How to Get User Input in Python from Keyboard?
We already know, Programming is all about processing data. To process the data program needs information as input. It can come in many ways.
- input from the database
- information from external resources like machine/device/website
- by typing on the keyboard
- hovering or clicking by mouse
In this post, we are only interested in getting keyboard input from the user.
Here in this post, we check out, how to receive input from the keyboard. And what is the difference between ‘raw_input()’ and input() function?
Python 2: Getting command line input using ‘raw_input()’
There is function raw_input(). The name itself depicts as it read raw data. It read user data as a string. It does not have the intelligence to interpret the type of data; the user has entered.
name = raw_input('Enter your keyboard input:')
All the data until you press the return key, will be read by this function.
By default, raw_input reads the input data and gives it in the form of a string.
Note: It is an in-built function, so you don’t need to import any external library.
Python 3: Keyboard input from the user using ‘input()’
It provides in build function ‘input()’ to read the input from the user.
name = input("What's your Good name? ")
input() reads the data from the user as a string and interprets data according to the type of data entered by the user.
If the user enters an integer/float value, Python reads it as a integer/float, unlike raw_input() function from Python 2.
Note: You can also use
input() method in Python 2. If you use the
input() function in Python 2, it always read the data as a string and you have to convert it according to your need.
Let’s start exploring it further.
Difference between input and raw_input function
If you want to get input as integer or float in Python 2, you need to convert data into int or float after reading data using raw_input().
mode=int(raw_input('How old are you?:'))
As we are taking input from the user, we can not ensure if the given user input value type is a numeric data type (float or int) or not.
So it is good practice to catch the error using try and except.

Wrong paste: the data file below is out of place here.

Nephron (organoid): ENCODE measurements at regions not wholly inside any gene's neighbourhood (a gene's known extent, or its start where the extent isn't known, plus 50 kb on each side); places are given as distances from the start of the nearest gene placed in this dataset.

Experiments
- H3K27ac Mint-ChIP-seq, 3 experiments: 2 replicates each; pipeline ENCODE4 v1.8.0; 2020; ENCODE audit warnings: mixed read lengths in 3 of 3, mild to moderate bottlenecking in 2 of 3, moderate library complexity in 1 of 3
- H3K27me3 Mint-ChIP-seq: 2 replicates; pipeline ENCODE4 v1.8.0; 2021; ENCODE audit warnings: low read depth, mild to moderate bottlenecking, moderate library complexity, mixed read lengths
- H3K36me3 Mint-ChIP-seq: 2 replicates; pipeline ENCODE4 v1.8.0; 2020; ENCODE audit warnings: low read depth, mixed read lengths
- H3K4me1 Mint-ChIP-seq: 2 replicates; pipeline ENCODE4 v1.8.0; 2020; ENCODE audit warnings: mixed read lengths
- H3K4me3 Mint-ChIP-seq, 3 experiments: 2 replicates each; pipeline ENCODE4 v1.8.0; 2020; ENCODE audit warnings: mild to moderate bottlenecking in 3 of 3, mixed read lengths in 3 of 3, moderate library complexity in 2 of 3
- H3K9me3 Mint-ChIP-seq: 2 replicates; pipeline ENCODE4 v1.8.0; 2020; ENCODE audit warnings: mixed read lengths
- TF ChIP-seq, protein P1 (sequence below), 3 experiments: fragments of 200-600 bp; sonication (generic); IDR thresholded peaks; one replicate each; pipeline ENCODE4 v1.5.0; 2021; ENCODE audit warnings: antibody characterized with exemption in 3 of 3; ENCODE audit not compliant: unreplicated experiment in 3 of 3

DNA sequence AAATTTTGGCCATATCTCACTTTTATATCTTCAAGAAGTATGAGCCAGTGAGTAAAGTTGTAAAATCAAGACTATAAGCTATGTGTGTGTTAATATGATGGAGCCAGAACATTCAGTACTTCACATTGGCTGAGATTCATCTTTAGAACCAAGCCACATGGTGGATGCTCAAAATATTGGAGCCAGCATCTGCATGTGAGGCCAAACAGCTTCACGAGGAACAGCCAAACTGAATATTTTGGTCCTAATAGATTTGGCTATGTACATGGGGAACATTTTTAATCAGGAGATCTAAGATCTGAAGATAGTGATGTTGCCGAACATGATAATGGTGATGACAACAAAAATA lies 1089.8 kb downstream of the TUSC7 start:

try: mode=int(raw_input('Keyboard Input:')) except ValueError: print("This is not a number.)
Another way is you can check the data type of the input using
mode = raw_input('Keyboard Input:') if(mode.isdigit()): print("Number is an integer.") else: print("Number is not an integer.")
Handling error is good practice to prevent the code from crashing at runtime.
How to Get User Input in Python for Both Python versions?
But now real confusion starts from here.
What about if you do not know the python version to whom you are going to run your code? Or do you want the code to run on both Python versions?
It’s simple. Just check the version of the python and then put the if-else statement to distinguish the Python input function as per the Python version.
Suppose if you are running code on Python 2.x, it should use the raw_input() function to read user value. If the same is going to run on Python 3.x environment, it should use the input() function.
So the first task is to find the Python version number.
To get the Python version, you need to import
Use the following code snippet to read user input for both Python versions.
from sys import version_info python_3 = version_info #creates Boolean value #for a test that Python major version if python_3==3: response = input("Please enter your Good Name: ") else: response = raw_input("Please enter your Good Name: ")
- Python 2.x has raw_input() function to get keyboard input. Likewise, Python 3.x has function input().
input()the function has more intelligence to interpret the user input datatype than
- You can use the input() in both Python 2 and Python 3 versions.
- The input() function in Python 2 takes every input as a string. Whereas same function in Python 3, convert the input into the appropriate data type.
- If you want your code to work on both Python versions, use condition by checking its python version.
Hope you got the solution, how to Get User Input in Python for both Python 2 and Python 3 version. If you have any questions, feel free to ask me in a comment.